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Wednesday, February 4, 2009

Should I Breed My Dogs?

I talk to people about spaying and neutering their pets on a daily basis. And almost every day I talk to someone who has an interest in breeding their dogs, and don't want to have them "fixed" because of this desire. However, most of them really shouldn't be breeding, and have misconceptions about breeding. Which brings us to today's question from a reader.

I bought a male teacup poodle and a female tiny toy poodle. It turns out that the male is now 7 pounds at 6months and the female is a very petite 4 pounds - just the opposite of want I thought. Can I breed these two poodles? I really wanted to poodles I could mate.

First, I would recommend and going back in the archives to ready my entries on breeders and spaying or neutering. These posts will give you a good idea about my opinions on this area. In your specific situation, I would first ask if you have experience with breeding. If not, you need to contact a breeder who is or has shown their dogs, and/or is actively involved in a breed club. Good breeding is not merely a matter of putting two dogs together and getting puppies. You also need to consider the quality of the dogs you are breeding. Which brings me to the second point, and that is to assess whether or not the dogs meet breed standards. Your vet and a responsible breeder/shower will be able to help you with that. If the dogs have any common genetic or physical disorders, or simply aren't good breed quality, you shouldn't mate them.

Consider the cost to your dogs. These are living, caring creatures, and not simply dog factories. There are absolutely no medical benefits to allowing dogs to breed, and numerous hazards to doing so. True, health concerns are uncommon, but they do happen. This can included increased risks of cancer, risks of prostate disease in males, uterine infections in females, and so on. Again, go back and read the previous entries I mentioned.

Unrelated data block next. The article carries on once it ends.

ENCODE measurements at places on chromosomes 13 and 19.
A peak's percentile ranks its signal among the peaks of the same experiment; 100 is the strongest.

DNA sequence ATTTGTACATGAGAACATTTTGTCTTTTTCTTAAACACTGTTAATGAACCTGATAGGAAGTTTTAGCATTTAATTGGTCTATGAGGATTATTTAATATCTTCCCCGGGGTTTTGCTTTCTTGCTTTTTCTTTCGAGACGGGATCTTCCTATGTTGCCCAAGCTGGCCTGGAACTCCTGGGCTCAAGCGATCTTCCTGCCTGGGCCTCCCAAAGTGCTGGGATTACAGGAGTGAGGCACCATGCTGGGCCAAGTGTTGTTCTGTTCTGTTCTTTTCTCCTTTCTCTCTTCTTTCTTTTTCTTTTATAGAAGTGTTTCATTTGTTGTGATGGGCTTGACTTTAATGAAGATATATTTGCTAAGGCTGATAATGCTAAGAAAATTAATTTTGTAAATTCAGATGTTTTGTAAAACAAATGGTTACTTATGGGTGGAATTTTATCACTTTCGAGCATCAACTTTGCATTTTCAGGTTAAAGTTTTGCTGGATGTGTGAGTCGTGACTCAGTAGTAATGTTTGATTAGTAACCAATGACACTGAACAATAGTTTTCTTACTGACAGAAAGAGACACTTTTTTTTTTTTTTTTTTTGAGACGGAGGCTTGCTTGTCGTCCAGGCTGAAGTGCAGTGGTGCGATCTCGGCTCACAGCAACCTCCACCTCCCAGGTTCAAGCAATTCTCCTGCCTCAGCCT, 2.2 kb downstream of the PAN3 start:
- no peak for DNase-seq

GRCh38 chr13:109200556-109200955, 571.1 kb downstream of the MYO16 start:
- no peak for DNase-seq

There can be financial cost as well. A couple of weeks ago I was speaking to a groomer I know and found out that she breeds Australian shepherds (which really have nothing to do with originating from Australia). She completely agrees with my opinion of casual breeders, and shares my distaste for them. She also talked about how she has champion quality dogs, shows and competes with them, and because of all of this she is lucky to break even when she breeds puppies. Usually she looses money. This is very typical of the responsible, quality breeders. They enjoy the breed and the hobby, but realize that they make enough money to support it and won't really make anything more than that. So don't start to think that you can make a lot of money by breeding, especially with something as common as poodles.

Now let's assume that you have talked to your vet and a good breeder, have determined that your dogs are good breed standard and are healthy, you wait until the female is 18-24 months old before breeding, and are otherwise doing everything right. These dogs are too young to be bred, and haven't finished growing. They will become reproductively mature at 7-9 months old. However, you SHOULD NOT breed them then, as that's the equivalent of a 13-14 year-old girl getting pregnant. Yes, it's biologically possible, but it's more risky that someone in their 20s. So you have some time to figure out if they're going to grow much more. If both dogs are small like this, differences in size aren't as important. However, whenever the male is significantly larger than the female, there is a chance that the puppies will be too large for her to give birth to. This can lead to problems during labor and delivery, often requiring a Caesarian section. Once these puppies are at least a year old, talk to your vet about whether or not they should be bred. And please go into that discussion with an open mind, being perfectly willing to not breed if that is what your vet recommends. If you have your mind set to breed these dogs and aren't willing to listen to advice from people who know more than yourself, then you are in danger of becoming one of these people that vets and responsible breeders speak against.